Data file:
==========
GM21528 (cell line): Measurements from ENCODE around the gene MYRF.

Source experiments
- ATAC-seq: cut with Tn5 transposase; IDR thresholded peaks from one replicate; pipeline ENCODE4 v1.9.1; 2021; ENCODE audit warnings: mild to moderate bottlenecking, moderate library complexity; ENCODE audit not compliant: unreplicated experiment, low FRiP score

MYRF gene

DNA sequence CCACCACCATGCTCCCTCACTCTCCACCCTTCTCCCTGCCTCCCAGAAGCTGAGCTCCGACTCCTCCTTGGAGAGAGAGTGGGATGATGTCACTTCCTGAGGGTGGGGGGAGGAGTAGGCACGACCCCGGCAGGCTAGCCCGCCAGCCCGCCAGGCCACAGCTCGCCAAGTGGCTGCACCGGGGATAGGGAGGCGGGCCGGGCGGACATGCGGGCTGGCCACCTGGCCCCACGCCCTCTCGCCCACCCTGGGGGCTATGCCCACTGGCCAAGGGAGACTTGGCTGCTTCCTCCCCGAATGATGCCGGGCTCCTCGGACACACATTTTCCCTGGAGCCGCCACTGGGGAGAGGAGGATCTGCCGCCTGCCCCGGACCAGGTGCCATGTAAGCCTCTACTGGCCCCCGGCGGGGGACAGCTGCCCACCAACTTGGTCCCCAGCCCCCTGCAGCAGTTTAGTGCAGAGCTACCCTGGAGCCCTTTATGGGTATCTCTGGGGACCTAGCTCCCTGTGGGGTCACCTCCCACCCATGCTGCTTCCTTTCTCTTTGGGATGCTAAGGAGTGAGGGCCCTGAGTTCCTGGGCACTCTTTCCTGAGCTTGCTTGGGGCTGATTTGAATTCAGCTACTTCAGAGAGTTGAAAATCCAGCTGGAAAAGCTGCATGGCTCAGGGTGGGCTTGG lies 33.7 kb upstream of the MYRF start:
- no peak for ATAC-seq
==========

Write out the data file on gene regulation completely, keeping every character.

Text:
GM21528 (cell line): Measurements from ENCODE around the gene MYRF.

Source experiments
- ATAC-seq: cut with Tn5 transposase; IDR thresholded peaks from one replicate; pipeline ENCODE4 v1.9.1; 2021; ENCODE audit warnings: mild to moderate bottlenecking, moderate library complexity; ENCODE audit not compliant: unreplicated experiment, low FRiP score

MYRF gene

DNA sequence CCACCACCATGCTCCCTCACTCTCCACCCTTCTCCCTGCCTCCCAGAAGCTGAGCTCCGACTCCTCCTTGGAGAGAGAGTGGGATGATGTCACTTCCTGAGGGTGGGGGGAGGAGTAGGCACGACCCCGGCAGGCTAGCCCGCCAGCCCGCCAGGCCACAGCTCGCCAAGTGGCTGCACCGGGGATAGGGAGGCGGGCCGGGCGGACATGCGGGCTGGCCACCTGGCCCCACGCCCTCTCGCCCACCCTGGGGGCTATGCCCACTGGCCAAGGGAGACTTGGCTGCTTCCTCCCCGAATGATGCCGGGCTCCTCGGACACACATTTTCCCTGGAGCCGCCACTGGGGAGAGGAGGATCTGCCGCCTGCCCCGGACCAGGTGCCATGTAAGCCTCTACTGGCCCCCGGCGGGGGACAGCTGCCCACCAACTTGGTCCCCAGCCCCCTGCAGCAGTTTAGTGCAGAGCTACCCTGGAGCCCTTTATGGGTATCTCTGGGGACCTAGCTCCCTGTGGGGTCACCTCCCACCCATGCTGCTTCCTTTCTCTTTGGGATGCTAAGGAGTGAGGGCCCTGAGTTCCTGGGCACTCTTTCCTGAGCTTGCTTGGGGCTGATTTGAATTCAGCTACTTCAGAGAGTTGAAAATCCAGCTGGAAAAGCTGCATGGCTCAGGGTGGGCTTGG lies 33.7 kb upstream of the MYRF start:
- no peak for ATAC-seq